Lay Theories of Media Effects by Ellen Seiter
In this text, Ellen Seiter presents the results of her interviewing the three pre-kindergarten teachers about the problem of kids and television. Speaking of the teachers’ positions, I entirely disagree with Sara Kitses from a Montessori pre-school. Her primary objection to television is that it comes not from children but the adults (Seiter, 2003, p. 370); but so do other things surrounding a child, including education. Sara believes that television is frightening and makes children consume more (Seiter, 2003, p. 370), but she “denied having any knowledge of popular children programming” (Seiter, 2003, p. 369), so she cannot know what television teaches children.
specifically for you
for only $16.05 $11/page
The approach of Gloria Williams from Gloria’s Place looks more sophisticated to me: while being aware of the effect of marketing strategies, she does not dismiss television entirely, but advises parents to choose carefully what their kids would be watching (Seiter, 2003, p. 378). Jean de Witt from the hospital daycare facility won my approval, by the way, in which deals with gender problems well. De Witt maintains gender equality during the games, in which children reenact the events of TV shows; girls can be active characters, as well as boys (Seiter, 2003, p. 380).
Trash, Class, and Cultural Hierarchy by Laura Grindstaff
The given work is an excerpt from Laura Grindstaff’s book The Money Shot Trash, Class, And The Making Of TV Talk Shows, devoted to the analysis of how talk-show producers make stars out of ordinary people. In this text, Grindstaff mentions the fact that talk shows are very much alike to other media forms. For instance, the job of a talk-show producer is similar to that of a journalist in having particular often used topics, deadlines they need to hit, and regular channels to secure participants (Grindstaff, 2013, p. 407).
They have to follow the rules of media organization (the pattern, according to which the way of telling stories is defined) and, at the same time, consider the limitations of outside world, such as the availability and competence of their guests and their willingness (Grindstaff, 2013, p. 407). The producers of daytime talk shows have to maintain active interaction between the participants, as the producers of late night-celebrity talk (Grindstaff, 2013, p. 407).
White trash and trashy
In her text, Grindstaff examines the meaning of the terms trashy and white trash. According to her, white trash, a term applied to poor white people, demonstrates that typically white people are associated with power and wealth, and if a person is poor and white, the latter fact needs additional specification (Grindstaff, 2013, p. 417). “The primary function of invoking the term white trash,” states Grindstaff, “is to solidify the middle and upper classes a sense of cultural and intellectual superiority” (Grindstaff, 2013, p. 417-418). Trashy goes beyond the class characteristics and consists of behavioral, aesthetic, and cultural qualities (Grindstaff, 2013, p. 418).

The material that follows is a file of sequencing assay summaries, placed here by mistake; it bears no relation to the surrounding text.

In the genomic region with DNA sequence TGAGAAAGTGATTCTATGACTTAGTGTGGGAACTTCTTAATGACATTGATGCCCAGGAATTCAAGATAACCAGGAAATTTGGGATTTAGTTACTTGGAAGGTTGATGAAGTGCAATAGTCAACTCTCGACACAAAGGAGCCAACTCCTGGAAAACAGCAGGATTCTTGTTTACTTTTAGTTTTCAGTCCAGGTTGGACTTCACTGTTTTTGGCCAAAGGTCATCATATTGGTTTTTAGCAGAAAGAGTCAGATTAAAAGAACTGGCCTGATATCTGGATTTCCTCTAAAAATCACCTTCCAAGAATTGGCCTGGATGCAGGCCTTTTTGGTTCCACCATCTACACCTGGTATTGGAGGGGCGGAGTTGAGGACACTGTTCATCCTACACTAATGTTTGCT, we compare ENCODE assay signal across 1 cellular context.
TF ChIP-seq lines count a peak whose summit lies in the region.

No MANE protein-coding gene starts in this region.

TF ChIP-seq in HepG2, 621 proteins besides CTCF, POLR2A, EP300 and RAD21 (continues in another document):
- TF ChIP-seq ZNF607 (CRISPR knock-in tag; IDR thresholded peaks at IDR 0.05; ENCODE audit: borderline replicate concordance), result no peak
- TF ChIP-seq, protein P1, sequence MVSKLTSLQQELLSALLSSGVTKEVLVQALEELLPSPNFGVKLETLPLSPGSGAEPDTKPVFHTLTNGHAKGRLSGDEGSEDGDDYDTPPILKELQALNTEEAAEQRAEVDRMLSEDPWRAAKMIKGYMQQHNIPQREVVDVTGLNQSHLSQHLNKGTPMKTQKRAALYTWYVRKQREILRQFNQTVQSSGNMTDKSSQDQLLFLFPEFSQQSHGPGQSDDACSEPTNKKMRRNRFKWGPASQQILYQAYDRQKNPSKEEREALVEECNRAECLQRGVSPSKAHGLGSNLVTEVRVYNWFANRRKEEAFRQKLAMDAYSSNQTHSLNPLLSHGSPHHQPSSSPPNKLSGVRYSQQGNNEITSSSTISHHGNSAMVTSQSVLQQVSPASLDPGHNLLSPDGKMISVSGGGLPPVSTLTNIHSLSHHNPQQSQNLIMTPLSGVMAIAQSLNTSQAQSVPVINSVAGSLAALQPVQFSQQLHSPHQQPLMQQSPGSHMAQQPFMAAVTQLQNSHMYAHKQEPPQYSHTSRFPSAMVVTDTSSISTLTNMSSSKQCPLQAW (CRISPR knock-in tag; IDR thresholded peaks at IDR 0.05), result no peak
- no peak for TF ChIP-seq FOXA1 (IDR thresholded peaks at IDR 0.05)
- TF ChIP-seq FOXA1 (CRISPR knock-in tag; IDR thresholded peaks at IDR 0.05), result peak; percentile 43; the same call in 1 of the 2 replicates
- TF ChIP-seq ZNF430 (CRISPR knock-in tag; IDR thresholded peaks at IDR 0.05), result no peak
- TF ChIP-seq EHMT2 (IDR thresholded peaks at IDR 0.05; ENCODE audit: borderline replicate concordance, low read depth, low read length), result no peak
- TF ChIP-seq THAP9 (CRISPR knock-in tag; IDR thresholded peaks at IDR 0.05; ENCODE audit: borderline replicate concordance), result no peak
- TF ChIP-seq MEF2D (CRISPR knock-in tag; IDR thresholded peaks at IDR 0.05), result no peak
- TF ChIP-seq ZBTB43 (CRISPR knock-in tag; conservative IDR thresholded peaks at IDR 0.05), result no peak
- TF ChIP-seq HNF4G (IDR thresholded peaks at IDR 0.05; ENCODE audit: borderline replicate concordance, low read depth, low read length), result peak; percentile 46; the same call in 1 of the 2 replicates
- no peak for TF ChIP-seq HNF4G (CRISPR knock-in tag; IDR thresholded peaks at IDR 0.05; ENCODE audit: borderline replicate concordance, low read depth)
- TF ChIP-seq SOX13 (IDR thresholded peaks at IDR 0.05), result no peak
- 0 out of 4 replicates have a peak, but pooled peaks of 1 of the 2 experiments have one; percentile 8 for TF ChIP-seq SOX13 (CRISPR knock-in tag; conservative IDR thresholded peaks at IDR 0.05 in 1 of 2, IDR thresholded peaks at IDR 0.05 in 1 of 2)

In American culture, the concepts of body and privacy determine the things that people keep to themselves; while in trashy talk shows white trash people are encouraged to open these things to public (Grindstaff, 2013, p. 418-419). White trash and trashy stereotypes are widespread in American culture; for instance, the term white trash is used in black folklore (Prahlad, 2006, p. 966). The representation of white trash in the American media includes the portrayal of them as rapists, prone to incest, living in trailers, etc. (Harter, 2013, par. 2-5).
Grindstaff, L. (2013). Trash, class, and cultural hierarchy. In L. Ouelette (Ed.), The media studies reader (pp. 407-426). New York City, New York: Routledge.
100% original paper
on any topic
done in as little as
Harter, G. (2013). The representation of white trash in the media, specifically in tv shows and movies. Web.
Prahlad, A. (2005). The Greenwood Encyclopedia of African American Folklore (Vol. 2). Westport, Connecticut: Greenwood Press.
Seiter, E. (2003). Lay theories of media effect: Power Rangers at pre-school. In G. Dines & J.M. Humez (Eds.), Gender, race, and class in media: a critical reader (2nd ed.) (pp. 367-384). Thousand Oaks, California: Sage.